Dealing with Details and Descriptions

I couldn’t come up with a clever title for this post, so here’s a funny Calvin and Hobbes moment to make up for it:

If I had majored in Cultural Studies instead of English, I totally would have written a paper like this.

I have to confess: I’m not great at description. Which seems like a peculiar thing for an author to say, but it’s true.

I love describing characters. I like telling you that he has an eyebrow ring, and she constantly dyes her dark hair blue, that this guy likes Converse, but his sister prefers TOMS. If someone asked me to describe a particular character’s outfit in chapter seven, I would only need two minutes: one minute to remember what happened in chapter seven (in this case, the Christmas party), and the second minute to visualize the outfit. Easy peasy.

Oddly enough, I’m not that great at describing real people. For example, if person A asks me what person B looks like, my response is usually something along the lines of: “She has hair. A couple of eyes. A nose. You know, the usual. That one time, she wore a red shirt.” Because sometimes I observe parts of people that aren’t always obvious i.e. one of the first things I notice when meeting a new person is if they have any visible piercings/tattoos.

What I’m really bad at, though, is SETTING. As my book progressed, I got better at giving details about the setting, but it’s not my favourite part of creating a story.

Short of writing a sci-fi/fantasy/other genre novel where you’re creating a whole new world and you have to describe everything, it’s hard to find a balance between what is necessary and what can be overlooked. For example, telling me that there are exactly twelve houses on the street and then launching into a long-winded description of how different each house is (this one has a turret, this one has a porch, that one’s made of brick, the one beside it is made of wood, and the tiny one on the corner is made of straw)…that does nothing for me (unless you’re writing a mixed up fairy tale and the three little pigs are going to show up in those last three houses, in which case, please continue because I love mixed up fairy tales).

Personally, I like descriptions of setting if I know they’re going to affect the character, or, at the very least, offer some sort of anecdote that may or may not influence the plot. For example:

As they passed the only house on the street with a porch, she stopped and smiled. “Remember that house? That’s where you kissed me for the first time, after the party.”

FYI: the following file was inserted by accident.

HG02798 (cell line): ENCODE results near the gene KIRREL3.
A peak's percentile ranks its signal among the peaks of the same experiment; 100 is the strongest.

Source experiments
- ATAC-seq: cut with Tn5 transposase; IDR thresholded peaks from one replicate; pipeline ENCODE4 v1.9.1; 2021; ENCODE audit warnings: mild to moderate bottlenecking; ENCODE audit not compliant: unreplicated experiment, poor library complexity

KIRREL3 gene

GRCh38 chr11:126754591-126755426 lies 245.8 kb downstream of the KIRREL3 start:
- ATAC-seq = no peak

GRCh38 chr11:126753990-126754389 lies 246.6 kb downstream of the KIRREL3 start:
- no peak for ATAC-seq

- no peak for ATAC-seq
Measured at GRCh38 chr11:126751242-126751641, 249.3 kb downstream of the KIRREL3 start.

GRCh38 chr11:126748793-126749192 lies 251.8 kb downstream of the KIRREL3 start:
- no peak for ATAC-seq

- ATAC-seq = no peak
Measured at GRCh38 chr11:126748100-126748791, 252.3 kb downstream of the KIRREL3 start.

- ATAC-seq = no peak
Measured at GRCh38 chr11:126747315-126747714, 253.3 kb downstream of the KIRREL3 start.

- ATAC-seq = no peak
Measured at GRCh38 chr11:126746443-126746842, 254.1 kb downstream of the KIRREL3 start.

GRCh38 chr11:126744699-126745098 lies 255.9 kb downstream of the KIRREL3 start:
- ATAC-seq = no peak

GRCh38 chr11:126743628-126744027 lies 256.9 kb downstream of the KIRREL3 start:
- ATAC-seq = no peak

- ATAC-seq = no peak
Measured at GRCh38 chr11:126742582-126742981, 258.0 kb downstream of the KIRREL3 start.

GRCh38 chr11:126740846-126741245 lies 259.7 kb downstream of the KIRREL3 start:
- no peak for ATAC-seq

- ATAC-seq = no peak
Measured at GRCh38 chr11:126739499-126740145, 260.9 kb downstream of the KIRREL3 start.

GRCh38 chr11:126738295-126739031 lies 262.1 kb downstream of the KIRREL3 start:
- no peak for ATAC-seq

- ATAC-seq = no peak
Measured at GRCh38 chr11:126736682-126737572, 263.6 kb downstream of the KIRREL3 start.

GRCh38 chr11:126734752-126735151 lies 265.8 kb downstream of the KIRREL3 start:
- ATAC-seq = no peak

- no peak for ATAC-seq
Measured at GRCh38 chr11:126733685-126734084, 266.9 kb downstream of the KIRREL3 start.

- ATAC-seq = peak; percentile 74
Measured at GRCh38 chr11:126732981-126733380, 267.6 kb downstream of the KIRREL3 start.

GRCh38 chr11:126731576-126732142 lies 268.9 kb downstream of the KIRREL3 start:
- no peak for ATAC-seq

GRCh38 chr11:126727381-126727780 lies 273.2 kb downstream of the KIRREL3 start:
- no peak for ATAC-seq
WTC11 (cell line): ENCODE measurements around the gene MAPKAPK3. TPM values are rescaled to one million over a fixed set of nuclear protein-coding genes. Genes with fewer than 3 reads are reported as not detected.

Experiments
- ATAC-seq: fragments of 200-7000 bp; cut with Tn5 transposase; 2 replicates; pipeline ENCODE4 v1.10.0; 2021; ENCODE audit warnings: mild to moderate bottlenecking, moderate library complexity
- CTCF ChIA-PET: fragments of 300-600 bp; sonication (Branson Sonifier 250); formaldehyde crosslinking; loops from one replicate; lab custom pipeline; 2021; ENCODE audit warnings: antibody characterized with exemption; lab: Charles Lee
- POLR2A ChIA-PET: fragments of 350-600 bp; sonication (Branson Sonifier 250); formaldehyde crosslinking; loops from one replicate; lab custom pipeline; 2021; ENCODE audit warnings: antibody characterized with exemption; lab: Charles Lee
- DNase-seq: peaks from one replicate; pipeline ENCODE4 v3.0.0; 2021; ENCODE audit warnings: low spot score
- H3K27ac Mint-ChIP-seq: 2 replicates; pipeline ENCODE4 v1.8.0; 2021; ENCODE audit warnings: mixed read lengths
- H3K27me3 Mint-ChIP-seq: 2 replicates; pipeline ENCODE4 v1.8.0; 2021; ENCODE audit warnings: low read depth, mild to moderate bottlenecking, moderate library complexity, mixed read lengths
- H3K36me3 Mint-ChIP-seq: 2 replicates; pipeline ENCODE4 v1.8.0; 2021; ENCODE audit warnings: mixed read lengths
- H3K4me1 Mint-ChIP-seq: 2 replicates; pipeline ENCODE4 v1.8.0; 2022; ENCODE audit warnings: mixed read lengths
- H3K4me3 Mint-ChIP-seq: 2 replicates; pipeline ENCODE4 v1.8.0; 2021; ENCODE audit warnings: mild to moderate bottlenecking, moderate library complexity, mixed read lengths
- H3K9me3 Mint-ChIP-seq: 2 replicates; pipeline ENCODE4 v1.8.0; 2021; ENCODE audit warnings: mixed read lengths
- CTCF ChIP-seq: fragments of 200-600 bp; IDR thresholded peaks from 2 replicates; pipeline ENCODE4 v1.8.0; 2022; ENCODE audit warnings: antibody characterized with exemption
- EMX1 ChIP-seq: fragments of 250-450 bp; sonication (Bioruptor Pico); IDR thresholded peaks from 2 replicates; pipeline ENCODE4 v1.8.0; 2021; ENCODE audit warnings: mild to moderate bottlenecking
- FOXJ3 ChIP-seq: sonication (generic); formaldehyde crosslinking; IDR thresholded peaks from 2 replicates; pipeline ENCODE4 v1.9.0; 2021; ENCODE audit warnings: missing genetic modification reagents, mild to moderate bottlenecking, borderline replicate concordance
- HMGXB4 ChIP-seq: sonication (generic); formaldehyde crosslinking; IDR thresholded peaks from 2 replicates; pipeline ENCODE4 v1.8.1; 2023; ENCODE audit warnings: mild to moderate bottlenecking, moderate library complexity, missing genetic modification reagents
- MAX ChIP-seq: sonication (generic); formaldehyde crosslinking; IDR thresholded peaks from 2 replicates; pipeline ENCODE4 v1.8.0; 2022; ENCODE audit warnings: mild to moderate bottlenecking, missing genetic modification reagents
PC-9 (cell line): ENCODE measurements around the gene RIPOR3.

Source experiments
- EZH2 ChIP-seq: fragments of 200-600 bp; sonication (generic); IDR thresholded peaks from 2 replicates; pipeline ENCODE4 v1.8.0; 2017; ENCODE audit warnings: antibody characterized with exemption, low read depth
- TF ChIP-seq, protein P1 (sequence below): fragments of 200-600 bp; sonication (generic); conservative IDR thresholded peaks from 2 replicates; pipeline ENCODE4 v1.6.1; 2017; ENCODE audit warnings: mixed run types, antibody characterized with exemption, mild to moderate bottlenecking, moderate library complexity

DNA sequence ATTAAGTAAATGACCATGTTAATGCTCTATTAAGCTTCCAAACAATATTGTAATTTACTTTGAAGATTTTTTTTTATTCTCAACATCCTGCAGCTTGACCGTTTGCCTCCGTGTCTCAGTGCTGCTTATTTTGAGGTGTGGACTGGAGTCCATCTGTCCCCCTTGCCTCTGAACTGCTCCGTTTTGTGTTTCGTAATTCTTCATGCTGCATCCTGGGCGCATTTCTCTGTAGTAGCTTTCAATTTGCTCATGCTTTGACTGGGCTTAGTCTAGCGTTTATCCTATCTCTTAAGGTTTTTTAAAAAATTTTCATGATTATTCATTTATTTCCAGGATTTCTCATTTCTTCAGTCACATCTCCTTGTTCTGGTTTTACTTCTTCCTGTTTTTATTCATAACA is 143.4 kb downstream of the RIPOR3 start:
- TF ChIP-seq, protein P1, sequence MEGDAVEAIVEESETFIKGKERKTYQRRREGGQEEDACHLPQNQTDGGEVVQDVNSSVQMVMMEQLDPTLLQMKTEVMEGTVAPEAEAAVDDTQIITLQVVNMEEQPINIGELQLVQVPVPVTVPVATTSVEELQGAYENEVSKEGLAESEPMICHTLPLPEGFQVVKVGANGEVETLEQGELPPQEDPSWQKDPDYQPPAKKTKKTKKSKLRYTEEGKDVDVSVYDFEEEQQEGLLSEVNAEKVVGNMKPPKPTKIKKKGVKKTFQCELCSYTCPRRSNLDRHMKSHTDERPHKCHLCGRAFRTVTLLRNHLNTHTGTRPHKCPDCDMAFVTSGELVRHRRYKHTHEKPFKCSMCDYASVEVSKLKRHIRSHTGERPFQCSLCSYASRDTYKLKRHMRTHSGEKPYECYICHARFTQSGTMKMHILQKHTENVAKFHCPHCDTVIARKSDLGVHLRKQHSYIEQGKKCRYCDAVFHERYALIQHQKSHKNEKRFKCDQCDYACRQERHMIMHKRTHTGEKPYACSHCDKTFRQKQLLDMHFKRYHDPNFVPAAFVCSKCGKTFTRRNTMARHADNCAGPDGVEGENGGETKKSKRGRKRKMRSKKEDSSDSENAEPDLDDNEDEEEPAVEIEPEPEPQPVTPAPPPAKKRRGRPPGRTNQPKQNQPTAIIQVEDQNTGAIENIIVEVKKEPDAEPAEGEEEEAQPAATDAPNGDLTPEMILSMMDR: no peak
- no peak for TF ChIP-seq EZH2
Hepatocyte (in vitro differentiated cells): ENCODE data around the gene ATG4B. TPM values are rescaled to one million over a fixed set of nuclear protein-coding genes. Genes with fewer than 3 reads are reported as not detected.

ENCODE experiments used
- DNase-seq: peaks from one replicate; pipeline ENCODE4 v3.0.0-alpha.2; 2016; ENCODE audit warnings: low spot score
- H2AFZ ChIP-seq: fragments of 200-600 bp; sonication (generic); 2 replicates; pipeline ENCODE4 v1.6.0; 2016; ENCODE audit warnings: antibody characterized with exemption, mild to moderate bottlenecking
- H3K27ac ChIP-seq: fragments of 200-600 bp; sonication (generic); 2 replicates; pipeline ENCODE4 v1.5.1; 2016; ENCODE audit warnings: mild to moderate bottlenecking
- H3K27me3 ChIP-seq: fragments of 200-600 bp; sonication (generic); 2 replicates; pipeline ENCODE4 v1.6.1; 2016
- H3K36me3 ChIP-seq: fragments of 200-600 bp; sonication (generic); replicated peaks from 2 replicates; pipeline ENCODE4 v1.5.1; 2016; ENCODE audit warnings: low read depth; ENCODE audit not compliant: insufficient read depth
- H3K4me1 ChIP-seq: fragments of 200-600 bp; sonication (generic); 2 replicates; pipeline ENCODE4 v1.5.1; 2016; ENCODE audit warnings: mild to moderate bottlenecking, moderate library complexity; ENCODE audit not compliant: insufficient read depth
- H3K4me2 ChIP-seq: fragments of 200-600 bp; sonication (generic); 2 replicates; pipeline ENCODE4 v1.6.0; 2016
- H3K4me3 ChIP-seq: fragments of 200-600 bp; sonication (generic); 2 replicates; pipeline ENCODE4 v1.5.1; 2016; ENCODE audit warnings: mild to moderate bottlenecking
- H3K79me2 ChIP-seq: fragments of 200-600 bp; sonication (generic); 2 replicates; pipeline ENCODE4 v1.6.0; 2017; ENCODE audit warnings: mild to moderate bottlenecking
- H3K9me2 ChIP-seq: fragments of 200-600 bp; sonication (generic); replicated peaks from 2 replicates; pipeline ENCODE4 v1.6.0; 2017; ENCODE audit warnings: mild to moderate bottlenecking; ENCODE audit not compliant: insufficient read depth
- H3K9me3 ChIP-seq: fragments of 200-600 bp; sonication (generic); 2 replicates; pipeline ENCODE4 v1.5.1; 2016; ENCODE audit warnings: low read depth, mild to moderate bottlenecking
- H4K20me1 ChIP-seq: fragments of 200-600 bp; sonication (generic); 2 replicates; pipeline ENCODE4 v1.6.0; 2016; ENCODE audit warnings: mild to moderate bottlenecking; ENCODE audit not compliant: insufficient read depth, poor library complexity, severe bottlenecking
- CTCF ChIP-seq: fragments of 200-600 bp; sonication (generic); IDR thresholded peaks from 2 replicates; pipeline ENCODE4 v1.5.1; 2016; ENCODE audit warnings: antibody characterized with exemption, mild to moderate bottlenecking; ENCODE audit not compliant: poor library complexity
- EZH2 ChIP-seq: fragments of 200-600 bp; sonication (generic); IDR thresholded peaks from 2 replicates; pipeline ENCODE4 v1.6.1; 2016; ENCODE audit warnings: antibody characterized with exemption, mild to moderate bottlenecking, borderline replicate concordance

“Really?” he said, his eyebrows furrowed. “I don’t remember that. You must be confusing me with someone else.”

It’s both an anecdote (first kiss!) and also immediately relates to the characters and the plot – you can bet that the unnamed female character is about to lose her mind on her boyfriend since he just a) forgot where they first kissed and b) implied that she’s been kissing someone else.

I came across this quotation when I was trying to come up with a title just now:

“It is no use describing a house; the reader will fix the scene in some spot he knows himself.” – J. Milton Hayes.

I must admit I’ve never heard of J. Milton Hayes, but apparently he was a poet. And if he was still alive, I would write him a letter saying, “THANK YOU, SIR. THAT’S WHAT I’VE BEEN SAYING ALL ALONG.”

I remember reading The Chrysalids in grade nine and while I don’t remember much of the plot (there was a girl with six fingers – or six toes? – and the protagonist had a thing for his cousin), I remember having to go through pages of description. I’m pretty sure the first chapter consisted of a least three pages giving minute details about the house. It was exhausting, especially when it was being read out loud (why is it that it’s always the terrible readers with no sense of rhythm who insist on reading out loud?).

When I started writing, I didn’t see the settings that clearly. In my head, my small town kinda looked like Stars Hollow (where the Gilmore Girls live!), complete with the giant gazebo in the town centre. Whenever someone was in a house, I pictured my own house. The more I wrote, the more the settings took shape in my mind’s eye until I see each place in somewhat fuzzy detail.

But even if I tell you what I’m seeing – the walls of the kitchen are blue, there’s a round table in the middle, surrounded by five swivel chairs, and the white shelves on either side of the table are stocked with recipe books, the toaster, and a couple of bottles of fancy olive oil – it doesn’t mean you’re going to see the exact same thing (for the record, I was describing my own kitchen. But unless you’ve been in my house, your mental image isn’t going to match mine).

I think it’s unfair to waste words showing you what the school cafeteria looks like – I’ll assume that any potential reader has been in a school at least once in their life and can work it out for themselves. Heck, they can imagine the Great Hall from Harry Potter if they really want to. Since the plot is character-driven, rather than influenced by setting, it shouldn’t matter where the readers are seeing the characters. If your story is good enough, it can be transferred to any time or place because ultimately it’s about the characters and the plot, not the setting.

If, however, your readers can’t see your actual plot or your characters…well, then you may have another problem.

There is only one thing in life worse than being talked about, and that is not being talked about:

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